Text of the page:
Oakley was subsequently appointed temporary administratrix. The present lawsuit was then brought by two heirs-at-law who are Georgia residents-Anderson (a will beneficiary) and Rhodenhiser (not a beneficiary), sometimes referred to collectively herein as Among other claims they asserted that the will should not have been probated because of the defective notice to the heirs-at-law. Opponents asked that the probate order be canceled and Oakley be enjoined from acting upon the appointment as temporary administratrix. All parties then moved for summary judgment on the issue of the probate of the will. Propounded now appeals the trial court's order granting Opponents motion and ruling that the will was not entitled to be probated in solemn form.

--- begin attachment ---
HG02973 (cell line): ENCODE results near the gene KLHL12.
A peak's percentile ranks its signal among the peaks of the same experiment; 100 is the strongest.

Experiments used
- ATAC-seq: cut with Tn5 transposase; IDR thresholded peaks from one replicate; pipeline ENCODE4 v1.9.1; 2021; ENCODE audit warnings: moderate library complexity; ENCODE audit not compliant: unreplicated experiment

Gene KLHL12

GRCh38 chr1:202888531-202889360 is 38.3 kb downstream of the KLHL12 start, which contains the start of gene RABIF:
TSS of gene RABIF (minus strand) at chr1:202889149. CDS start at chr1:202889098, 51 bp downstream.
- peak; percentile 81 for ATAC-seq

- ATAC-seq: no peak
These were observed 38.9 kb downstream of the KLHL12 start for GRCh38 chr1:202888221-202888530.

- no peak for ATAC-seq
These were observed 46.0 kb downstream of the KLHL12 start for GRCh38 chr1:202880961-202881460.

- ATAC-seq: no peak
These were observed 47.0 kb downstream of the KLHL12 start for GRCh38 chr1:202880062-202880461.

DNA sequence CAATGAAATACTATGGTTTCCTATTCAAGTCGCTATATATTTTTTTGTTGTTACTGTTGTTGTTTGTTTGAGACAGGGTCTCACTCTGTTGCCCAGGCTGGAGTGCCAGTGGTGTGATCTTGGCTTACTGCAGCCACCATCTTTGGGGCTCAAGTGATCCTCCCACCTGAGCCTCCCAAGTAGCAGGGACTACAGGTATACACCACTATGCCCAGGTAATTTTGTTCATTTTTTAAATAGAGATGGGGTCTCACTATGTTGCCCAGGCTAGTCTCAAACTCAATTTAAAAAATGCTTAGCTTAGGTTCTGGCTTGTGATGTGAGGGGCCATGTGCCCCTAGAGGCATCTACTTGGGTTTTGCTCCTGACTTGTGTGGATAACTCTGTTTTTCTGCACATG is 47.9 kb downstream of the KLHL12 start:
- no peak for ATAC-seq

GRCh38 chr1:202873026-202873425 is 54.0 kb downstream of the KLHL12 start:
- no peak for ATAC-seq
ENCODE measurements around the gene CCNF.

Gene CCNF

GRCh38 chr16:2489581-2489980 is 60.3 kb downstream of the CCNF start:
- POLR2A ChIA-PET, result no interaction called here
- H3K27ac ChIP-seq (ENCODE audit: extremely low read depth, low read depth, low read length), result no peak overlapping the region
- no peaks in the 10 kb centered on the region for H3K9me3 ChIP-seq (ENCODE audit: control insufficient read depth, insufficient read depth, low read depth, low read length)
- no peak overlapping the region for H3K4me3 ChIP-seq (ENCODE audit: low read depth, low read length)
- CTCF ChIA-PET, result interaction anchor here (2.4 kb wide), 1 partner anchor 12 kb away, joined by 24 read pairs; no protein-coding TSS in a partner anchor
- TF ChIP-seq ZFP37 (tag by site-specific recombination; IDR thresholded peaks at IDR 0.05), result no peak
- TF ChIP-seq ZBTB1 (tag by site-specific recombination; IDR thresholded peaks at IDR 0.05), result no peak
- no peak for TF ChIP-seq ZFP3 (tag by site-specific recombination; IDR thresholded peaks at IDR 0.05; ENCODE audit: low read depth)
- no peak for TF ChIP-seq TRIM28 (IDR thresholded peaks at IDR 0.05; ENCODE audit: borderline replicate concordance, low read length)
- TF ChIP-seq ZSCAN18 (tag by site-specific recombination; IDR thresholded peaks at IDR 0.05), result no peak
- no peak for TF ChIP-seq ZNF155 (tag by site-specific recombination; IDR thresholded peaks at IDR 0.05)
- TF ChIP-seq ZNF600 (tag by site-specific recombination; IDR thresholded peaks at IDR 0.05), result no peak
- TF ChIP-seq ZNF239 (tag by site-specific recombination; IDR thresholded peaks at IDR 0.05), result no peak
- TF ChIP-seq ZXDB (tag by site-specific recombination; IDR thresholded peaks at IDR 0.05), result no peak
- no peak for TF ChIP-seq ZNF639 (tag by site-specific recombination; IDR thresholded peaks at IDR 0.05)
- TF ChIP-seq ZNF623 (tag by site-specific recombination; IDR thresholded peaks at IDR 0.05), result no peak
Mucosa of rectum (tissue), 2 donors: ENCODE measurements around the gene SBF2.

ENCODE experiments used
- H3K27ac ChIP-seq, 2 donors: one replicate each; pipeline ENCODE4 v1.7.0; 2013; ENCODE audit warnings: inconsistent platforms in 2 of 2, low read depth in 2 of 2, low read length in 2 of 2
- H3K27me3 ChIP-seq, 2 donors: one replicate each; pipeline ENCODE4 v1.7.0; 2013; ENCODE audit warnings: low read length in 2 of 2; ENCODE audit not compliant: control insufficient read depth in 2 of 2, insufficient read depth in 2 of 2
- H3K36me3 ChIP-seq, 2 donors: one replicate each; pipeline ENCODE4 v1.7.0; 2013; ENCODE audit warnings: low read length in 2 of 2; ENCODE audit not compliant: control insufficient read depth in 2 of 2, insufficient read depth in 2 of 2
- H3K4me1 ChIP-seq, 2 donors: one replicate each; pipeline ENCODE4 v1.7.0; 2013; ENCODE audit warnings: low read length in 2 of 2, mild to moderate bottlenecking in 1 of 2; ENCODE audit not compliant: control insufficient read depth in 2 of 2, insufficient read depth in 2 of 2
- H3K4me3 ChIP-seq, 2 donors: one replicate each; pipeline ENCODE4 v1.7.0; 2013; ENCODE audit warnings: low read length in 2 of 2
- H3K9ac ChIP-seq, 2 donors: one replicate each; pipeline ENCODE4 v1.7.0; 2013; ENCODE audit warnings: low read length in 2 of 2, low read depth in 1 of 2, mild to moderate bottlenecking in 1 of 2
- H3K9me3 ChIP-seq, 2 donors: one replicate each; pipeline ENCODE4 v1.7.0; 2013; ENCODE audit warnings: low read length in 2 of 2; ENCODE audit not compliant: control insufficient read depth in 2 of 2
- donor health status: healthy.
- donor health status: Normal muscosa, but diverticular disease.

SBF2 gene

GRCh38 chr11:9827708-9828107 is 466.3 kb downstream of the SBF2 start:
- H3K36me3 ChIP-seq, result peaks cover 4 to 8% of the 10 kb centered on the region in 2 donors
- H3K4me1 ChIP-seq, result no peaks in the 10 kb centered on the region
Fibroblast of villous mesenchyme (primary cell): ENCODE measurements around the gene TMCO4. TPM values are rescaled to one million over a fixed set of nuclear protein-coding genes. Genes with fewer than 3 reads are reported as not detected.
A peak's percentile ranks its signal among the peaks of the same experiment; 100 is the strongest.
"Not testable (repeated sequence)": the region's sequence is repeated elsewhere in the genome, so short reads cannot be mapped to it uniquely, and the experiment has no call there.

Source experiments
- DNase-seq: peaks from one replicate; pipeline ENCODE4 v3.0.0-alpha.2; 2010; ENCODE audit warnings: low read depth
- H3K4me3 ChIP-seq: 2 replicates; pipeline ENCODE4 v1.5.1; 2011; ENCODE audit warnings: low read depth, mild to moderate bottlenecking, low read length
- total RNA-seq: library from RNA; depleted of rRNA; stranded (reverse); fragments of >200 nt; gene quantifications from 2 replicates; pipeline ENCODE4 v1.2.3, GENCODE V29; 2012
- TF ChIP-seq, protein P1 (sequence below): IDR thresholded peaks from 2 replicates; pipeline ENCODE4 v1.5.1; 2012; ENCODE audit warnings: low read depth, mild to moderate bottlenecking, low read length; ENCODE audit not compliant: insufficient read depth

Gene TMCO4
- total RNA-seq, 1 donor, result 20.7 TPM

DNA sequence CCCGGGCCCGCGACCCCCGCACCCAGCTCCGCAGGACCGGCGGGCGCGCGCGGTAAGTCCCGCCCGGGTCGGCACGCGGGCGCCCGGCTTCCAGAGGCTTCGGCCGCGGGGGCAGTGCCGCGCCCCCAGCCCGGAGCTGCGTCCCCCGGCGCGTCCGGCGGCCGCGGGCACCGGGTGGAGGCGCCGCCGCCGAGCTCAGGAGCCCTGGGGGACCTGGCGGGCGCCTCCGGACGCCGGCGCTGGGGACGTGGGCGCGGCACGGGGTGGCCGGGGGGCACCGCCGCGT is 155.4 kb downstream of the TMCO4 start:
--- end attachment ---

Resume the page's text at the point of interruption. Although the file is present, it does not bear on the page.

The determinative issue is the interpretation to be given the words "known" and "unknown" in Code Ann. 113-607, in which it is provided that known heirs must be personally served in a solemn form probate proceeding, whereas those unknown may be served by publication. Propounder urges that the heirs-at-law are not "known" unless their identity is within the personal knowledge of Propounder; Opponents dispute this interpretation. The briefs before us cite little authority on this point.
There is no contention raised in this case that the notice required by the Georgia probate scheme is unconstitutional for any reason. It follows that the only notice requirement before us is provided by the terms of the statute; and our inquiry is what the legislature may be thought to have meant by requiring personal service only for "known" heirs.